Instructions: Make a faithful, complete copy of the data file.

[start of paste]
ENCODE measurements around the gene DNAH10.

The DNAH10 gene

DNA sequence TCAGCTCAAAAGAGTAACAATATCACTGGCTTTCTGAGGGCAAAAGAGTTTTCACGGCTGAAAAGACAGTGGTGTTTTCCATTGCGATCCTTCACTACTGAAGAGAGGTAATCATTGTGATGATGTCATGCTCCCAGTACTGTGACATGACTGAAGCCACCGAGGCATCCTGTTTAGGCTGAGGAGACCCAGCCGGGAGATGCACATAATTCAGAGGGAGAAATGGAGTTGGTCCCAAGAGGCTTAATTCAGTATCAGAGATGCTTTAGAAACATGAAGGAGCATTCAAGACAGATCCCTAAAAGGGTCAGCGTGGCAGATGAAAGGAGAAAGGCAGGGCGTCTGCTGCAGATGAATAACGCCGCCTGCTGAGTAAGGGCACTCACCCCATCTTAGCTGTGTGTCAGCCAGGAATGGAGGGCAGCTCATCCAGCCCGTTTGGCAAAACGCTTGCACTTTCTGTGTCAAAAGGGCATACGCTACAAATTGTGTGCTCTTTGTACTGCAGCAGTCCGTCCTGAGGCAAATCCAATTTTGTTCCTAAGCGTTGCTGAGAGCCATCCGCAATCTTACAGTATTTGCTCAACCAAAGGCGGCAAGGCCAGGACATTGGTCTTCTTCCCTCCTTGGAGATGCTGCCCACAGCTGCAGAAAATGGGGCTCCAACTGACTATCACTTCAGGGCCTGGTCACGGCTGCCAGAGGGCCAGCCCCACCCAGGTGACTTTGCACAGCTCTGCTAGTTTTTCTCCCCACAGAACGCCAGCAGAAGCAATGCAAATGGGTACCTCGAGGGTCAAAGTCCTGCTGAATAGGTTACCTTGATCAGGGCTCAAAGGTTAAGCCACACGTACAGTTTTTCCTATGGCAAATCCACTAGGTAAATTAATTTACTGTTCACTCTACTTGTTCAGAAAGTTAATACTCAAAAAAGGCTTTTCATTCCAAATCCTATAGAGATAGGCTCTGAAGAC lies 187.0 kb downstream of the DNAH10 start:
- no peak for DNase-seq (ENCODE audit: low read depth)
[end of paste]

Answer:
ENCODE measurements around the gene DNAH10.

The DNAH10 gene

DNA sequence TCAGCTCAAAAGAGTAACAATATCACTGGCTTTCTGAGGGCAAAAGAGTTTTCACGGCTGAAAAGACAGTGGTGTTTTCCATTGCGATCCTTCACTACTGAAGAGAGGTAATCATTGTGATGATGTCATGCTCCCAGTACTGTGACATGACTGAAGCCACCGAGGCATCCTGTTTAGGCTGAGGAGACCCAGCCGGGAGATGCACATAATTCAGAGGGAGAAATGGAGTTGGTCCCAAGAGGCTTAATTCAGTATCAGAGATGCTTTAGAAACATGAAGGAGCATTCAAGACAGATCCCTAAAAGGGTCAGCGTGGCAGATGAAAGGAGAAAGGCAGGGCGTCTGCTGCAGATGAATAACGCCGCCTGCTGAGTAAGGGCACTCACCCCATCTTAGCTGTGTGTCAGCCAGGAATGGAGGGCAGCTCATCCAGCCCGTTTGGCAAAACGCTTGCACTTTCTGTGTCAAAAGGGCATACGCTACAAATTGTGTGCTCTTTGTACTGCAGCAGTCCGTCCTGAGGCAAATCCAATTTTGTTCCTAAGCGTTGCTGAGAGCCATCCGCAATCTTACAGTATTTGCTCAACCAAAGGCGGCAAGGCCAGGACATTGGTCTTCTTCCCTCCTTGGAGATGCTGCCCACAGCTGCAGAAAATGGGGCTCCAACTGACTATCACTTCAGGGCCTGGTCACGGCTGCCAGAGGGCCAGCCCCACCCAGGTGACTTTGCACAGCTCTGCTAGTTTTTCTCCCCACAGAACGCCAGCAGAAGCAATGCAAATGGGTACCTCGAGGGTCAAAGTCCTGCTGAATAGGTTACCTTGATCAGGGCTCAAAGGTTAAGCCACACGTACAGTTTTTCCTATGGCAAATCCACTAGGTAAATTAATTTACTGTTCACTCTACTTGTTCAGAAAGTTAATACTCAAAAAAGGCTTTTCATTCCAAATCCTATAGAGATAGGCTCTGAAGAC lies 187.0 kb downstream of the DNAH10 start:
- no peak for DNase-seq (ENCODE audit: low read depth)